KID: There is a whole "ills" terminology. It's this ridiculous slang where you say the first few letters of a word and then add "ills." My friend becomes my frills. Krills is crack cocaine. During the intro to the talk show we show a guy smoking crack. The idea is that the segment's for cracked-out and busted degenerates.
MICHAEL: Yeah, I got that. [laughs] The drug use is really in your face.
KID: The drugs are just another ridiculous element of the show. Simon on PCP is a ridiculous thing to watch. The point of the show is not to promote drugs but to show how silly they are. Like, "If he wants to be in this state, be my guest, but he looks crazy, doesn't he?".
MICHAEL: Another part of the show is a soap opera called A Better Tomorrow. It's set in 2013. What's the premise?
KID: The person who runs New York in 2013 is an evil DJ called the Red Baron, played by A-ron. The Red Baron is selling a new drug that everyone is fiending for. It's taking over people's lives they're focusing on the drug rather than on what they should be doing creatively.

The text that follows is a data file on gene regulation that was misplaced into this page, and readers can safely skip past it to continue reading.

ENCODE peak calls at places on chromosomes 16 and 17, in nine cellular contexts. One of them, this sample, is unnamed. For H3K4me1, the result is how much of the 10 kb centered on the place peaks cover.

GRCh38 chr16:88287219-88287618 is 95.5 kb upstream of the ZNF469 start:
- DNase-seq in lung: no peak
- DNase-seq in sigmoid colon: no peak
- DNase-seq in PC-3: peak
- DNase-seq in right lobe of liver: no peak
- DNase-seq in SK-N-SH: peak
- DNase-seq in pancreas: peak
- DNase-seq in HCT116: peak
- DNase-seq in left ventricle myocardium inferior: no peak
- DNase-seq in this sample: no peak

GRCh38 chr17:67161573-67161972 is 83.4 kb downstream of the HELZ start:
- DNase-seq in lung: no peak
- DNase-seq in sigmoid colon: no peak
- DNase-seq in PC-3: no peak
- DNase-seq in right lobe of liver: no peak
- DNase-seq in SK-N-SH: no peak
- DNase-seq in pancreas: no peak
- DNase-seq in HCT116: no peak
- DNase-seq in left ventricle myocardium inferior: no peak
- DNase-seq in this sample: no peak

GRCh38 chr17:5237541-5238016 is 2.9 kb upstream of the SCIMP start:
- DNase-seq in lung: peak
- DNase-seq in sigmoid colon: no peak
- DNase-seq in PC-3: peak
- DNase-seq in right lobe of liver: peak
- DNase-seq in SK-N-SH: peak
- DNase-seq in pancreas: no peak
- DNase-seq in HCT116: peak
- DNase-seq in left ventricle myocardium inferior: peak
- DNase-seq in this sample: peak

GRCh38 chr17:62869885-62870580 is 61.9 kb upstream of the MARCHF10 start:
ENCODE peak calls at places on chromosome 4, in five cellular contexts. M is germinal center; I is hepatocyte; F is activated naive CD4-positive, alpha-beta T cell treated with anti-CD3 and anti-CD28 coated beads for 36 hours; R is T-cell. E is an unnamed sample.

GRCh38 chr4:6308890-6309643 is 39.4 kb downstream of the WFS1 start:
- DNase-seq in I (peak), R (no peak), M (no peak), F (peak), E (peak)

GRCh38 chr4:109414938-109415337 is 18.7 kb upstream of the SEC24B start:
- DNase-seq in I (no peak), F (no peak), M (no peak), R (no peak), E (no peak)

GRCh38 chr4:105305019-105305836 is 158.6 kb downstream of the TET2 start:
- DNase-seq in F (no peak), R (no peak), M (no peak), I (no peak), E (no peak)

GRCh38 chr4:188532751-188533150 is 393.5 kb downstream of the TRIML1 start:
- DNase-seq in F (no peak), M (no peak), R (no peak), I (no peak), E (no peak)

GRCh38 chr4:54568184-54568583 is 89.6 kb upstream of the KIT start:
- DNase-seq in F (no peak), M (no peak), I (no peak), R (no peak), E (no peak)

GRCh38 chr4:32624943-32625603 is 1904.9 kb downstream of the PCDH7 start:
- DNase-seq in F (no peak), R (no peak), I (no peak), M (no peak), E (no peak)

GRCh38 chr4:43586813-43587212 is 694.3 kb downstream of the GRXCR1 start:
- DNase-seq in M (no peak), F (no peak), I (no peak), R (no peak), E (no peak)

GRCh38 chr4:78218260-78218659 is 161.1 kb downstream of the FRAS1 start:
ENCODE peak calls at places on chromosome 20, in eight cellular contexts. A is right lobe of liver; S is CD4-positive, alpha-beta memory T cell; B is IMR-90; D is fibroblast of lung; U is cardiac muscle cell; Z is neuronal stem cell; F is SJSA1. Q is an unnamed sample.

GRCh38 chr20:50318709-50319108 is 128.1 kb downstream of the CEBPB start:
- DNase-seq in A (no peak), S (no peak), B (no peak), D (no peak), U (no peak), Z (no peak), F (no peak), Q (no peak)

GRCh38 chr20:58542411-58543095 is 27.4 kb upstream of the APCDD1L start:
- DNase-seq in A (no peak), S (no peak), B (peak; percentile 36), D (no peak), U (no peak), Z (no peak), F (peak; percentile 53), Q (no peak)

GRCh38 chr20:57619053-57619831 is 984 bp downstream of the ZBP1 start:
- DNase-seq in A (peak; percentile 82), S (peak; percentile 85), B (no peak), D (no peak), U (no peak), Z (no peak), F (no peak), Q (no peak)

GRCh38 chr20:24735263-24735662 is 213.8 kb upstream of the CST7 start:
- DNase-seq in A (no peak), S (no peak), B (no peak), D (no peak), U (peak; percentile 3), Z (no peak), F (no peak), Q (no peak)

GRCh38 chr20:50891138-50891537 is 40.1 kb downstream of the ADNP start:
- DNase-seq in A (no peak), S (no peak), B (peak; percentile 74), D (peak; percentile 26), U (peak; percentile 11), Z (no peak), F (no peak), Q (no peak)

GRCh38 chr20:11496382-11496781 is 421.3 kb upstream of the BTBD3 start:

MICHAEL: But 2013 looks an awful lot like the present, with a bunch of your friends hanging out. It's very voyeuristic.
KID: The actors hated it at first. I had to force Donald, who is the lead, to be in it. All I heard was, "You suck, you suck, you suck. This shit sucks." But they got into it. Now all Donald wants to do is be an actor.
MICHAEL: Even though you call it a soap opera, there are these beautiful moments between the actors that seem very real. How do you direct it?
KID: I just tell them to help each other. In a one-on-one scene, the actors usually treat it like a competition. Sometimes they don't even listen to what the other person is saying. Like Harold, my God, Harold is just waiting for the other guy to finish talking so he can pick up where he left off.
MICHAEL: Harold Hunter was in Kids right?
KID: Yeah. He's a skater. He's a professional maniac. Harold doesn't stay in the world of the show at all. He just starts talking about his brothers and his uncles and bragging about some girl that he never had sex with. He's funny.
MICHAEL: I know you went to film school at N.Y.U. What did you do there?
KID: When I was in school, I sold a script to Gary Marshall, who directed Pretty Woman and Happy Days. It's about a crew of bicycle thieves in a mystical sixth borough of New York City.
MICHAEL: How does a film student manage to sell a script to Gary Marshall?